The XL Catlin Global Reef Record is a research tool aimed at collating and communicating the coral reef science of the XL Catlin Seaview Survey and combining that information with data from other leading sources of ocean research. This free database povides scientists across various disciplines of marine studies with a tool for analysing the current state of the reef ecosystems on a local, regional and global scale and monitoring changes that occur over time.
It has been designed in partnership with scientists from the Global Change Institute at The University of Queensland with additional data and analysis from World Resources Institute, SCRIPPS and NOAA.
This data is important for the future conservation and management of coral reefs and will encourage global engagement with reef health issues.
The Global Reef Record is an open access archive of coral reef research, in particular from the Catlin Seaview Survey. A collection of high definition images and video footage, filmed on multiple coral reefs sites around the world, the data is archived in a database that allows the viewing, exploring and downloading of the data using multiple approaches.
The Global Reef Record is a collection of high definition images and video footage filmed on multiple coral reefs sites around the world. The images are scanned for coral species and automatically annotated, using computer vision algorithms.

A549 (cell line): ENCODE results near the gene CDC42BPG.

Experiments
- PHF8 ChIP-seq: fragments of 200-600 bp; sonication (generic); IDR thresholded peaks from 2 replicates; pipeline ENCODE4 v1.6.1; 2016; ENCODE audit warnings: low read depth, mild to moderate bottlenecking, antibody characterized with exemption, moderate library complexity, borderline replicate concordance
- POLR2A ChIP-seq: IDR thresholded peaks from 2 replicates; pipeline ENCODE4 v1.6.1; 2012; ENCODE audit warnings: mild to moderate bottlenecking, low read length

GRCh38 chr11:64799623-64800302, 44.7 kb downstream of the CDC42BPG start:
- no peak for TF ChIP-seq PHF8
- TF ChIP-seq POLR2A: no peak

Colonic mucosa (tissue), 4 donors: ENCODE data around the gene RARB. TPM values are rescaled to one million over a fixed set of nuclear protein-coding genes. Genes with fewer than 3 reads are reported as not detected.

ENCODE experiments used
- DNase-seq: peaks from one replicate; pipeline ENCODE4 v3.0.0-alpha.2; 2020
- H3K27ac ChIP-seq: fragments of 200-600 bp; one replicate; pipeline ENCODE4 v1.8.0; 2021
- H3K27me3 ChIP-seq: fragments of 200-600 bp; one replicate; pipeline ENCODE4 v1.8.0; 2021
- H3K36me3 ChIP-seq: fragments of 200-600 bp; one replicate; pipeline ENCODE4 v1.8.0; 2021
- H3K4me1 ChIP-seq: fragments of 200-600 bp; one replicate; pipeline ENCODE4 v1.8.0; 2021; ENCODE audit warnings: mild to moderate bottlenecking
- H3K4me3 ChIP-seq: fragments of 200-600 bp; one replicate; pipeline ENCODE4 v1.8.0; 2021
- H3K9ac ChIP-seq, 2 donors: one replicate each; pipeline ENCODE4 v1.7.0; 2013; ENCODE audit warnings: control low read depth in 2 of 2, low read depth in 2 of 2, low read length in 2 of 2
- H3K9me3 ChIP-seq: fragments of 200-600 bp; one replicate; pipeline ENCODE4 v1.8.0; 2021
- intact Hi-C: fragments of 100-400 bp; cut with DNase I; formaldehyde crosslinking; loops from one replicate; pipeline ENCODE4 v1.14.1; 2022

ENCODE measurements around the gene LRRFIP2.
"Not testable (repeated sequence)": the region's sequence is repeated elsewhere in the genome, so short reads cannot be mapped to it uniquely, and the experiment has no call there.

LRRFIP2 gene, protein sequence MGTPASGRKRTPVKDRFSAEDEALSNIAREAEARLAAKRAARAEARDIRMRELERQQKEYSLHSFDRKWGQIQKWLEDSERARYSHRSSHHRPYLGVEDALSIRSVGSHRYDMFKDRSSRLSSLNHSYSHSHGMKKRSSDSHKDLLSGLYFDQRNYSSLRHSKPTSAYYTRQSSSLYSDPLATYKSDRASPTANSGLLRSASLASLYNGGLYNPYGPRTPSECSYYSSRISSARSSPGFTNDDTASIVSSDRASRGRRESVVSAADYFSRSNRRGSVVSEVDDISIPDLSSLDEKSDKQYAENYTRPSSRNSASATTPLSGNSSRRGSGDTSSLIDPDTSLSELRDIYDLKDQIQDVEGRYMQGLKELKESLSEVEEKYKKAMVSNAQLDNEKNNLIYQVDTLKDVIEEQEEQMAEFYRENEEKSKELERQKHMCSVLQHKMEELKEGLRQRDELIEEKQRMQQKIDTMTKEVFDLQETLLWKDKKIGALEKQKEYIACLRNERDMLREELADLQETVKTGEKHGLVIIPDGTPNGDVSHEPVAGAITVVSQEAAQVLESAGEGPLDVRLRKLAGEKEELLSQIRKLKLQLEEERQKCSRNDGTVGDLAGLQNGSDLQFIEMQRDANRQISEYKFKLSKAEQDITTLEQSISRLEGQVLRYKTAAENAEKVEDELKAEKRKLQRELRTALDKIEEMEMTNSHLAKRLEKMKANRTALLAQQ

The Catlin Seaview Survey merges technological approaches to rapidly survey large extensions of coral reefs around the globe using underwater imagery. These images are then post-processed and automatically annotated, using computer vision algorithms, to extract information about coral reef benthic community structure. Additional environmental data from satellites such as regional storm activity and wave exposure, ocean temperature anomalies from NOAA, and coral reef threats from the World Resource Institute are included to allow for advanced analysis of worldwide reef health.
The Global Reef Record is aimed at fostering scientific collaboration and supporting coral reef research from local to regional scales. Ultimately, the standardised approached of the Catlin Seaview Survey on an open access database is aimed to foster informed management strategies on coral reefs. The footage is used to create 3D reconstructions of reef ecosystems, which provides a visual means to assess reef populations.
Reefs at risk can be identified on maps, and discrete datasets for specific areas such as Australia can be identified.